I love books. This should be obvious to anyone who already visited my site. But I love books in the first place because I like to read them. Of course, the book as physical object matters a lot to me too. Just have a look at my books about books.
If a publisher cares to combine fine paper, excellent typography, a sensible layout, a good and attractive binding and a good text in one volume, then I’ll almost certainly buy that book. Almost, because in the first place the content has to be of interest to me.
This makes me a collector, but not an obsessive one. I’m not one of those guys that only collect first prints. I couldn’t care less.
Let me give an example. Years ago I read Michael Ondaatje’s lovely novel The English Patient in a hardback edition I borrowed from the library. Later I bought the novel in a paperback edition and reread it. And still later (probably at the time of the movie) I gave the paperback to my son and bought — thanks to Abebooks — a very fine hardback edition. Certainly not a first print: it was first printed in 1992 and this volume was published in 1999 by Alfred A. Knopf (the 24th printing!) But it is a very lovely volume and it even gives information on the typeface: Fairfield by Rudolph Ruzicka.
But sometimes, sometimes, I let myself be seduced by a special edition or a special occasion. So when Penguin Classics published a special limited edition series to celebrate its 60th anniversary, I was very interested. This series was special because they republished five classic novels and asked leading designers — not bookmakers — to create a new edition. Every designer had to create a luxurious hardback which would be presented in an acrylic slipcase. The Guardian published in its Saturday Arts Review of Ocober, 28, 2006 an article about the five volumes.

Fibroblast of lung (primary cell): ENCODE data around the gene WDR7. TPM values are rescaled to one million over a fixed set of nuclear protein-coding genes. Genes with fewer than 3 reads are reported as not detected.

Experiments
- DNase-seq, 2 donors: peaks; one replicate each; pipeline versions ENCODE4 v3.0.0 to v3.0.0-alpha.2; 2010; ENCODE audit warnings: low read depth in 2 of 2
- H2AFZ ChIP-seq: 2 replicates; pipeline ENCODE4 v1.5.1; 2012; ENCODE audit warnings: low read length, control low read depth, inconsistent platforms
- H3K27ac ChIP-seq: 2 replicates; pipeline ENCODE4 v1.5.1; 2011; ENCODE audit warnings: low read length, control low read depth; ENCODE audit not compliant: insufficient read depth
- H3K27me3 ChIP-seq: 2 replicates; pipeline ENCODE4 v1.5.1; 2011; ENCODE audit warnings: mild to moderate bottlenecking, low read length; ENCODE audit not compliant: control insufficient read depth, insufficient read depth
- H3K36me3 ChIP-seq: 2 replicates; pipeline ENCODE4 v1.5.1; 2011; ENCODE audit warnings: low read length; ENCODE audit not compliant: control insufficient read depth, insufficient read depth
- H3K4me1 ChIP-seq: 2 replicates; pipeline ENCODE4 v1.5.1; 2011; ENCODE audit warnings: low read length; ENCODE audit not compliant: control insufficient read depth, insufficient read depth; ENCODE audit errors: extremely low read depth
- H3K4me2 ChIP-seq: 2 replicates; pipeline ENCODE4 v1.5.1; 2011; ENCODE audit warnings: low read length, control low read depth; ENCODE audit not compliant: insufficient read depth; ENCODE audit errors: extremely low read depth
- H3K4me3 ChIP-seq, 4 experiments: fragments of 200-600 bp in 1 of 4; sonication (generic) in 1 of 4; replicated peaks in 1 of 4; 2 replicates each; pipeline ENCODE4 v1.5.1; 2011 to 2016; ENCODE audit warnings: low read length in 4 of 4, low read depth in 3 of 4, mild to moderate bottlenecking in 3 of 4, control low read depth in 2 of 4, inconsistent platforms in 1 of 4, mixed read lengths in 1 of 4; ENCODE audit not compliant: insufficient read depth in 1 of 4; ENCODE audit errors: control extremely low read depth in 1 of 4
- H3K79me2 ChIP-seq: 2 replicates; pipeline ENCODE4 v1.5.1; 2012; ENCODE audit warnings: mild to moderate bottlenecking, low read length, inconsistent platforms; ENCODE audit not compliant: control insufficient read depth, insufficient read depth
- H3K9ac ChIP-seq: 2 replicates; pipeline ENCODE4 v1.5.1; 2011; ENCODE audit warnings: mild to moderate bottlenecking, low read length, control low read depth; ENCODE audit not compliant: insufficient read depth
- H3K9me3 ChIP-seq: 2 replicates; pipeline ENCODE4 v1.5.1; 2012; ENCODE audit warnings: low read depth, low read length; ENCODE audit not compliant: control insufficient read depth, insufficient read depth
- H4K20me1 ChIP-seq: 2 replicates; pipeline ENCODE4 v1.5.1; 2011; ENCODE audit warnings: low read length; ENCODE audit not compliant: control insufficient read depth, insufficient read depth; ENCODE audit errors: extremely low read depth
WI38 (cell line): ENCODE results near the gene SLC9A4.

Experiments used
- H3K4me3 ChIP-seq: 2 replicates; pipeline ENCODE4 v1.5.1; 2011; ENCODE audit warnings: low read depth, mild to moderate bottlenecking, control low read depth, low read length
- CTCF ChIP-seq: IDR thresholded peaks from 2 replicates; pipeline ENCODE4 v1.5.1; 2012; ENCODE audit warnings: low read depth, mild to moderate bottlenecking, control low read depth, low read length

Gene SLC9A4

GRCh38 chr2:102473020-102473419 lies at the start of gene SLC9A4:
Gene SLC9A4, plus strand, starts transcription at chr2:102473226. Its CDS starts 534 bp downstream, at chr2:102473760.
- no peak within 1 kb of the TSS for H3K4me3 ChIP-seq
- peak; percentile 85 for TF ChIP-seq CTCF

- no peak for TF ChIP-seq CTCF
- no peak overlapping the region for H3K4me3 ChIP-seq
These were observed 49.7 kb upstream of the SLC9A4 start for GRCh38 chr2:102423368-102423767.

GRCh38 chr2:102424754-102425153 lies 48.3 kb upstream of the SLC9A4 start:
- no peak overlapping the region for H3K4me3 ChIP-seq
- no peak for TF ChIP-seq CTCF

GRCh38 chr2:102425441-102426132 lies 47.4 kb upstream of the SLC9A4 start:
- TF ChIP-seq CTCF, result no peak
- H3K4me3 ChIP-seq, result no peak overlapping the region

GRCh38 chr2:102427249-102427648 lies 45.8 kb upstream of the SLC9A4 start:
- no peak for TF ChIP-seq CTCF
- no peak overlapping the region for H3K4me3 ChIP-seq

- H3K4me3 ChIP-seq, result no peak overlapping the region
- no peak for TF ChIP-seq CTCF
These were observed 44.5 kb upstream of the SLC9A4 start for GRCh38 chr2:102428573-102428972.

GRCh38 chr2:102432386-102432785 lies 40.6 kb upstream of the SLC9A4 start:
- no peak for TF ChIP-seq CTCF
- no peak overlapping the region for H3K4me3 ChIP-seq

Penguin has always had a lot of attention for the design of its books and attracted many well-known typographers and book designers. Phil Baines wrote an excellent book about it: Penguin by Design, A Cover Story 1935-2005.
I was attracted to Ron Arad’s version of Fyodor Dostoyevsky’s The Idiot. And again, the content came first. I liked to read Dostoyevsky many years ago, but I never read The Idiot. There was scant information about the book, but Arad’s creation looked very daring to me. So I bought it, blindly. And here it is: number 447 of 1000.
With his design, Ron Arad is very modern and at the same times he goes back to the first days of printing. First, he doesn’t use an acrylic slipcase, he makes a box of it. And the cover of the box is made out of a Fresnel lens. When you look at the cover you can see the four edges of the book block in a distorted way. The book block itself is suspended within the box and looks like a precious thing in a jewel box.
The book block is bound in a traditional way, you can see all the threads like for a hardback edition, but it has no front or back cover.
Surprisingly, this feature goes back to customs in the 16th century. Books were often bought this way — bound but without covers — and it was left to the buyer’s discretion to let the book bind in the way he preferred (or could afford). And the way this book block is presented in its box makes me think of those ancient bibles protected by wooden covers with leather finishing and copper locks.
Ron Arad is a designer, known for several chairs and certainly for his Bookworm bookcase. More information about him on designboom.
So, I’m the happy owner of this fine book object. But I’m afraid it will be difficult to read on a train.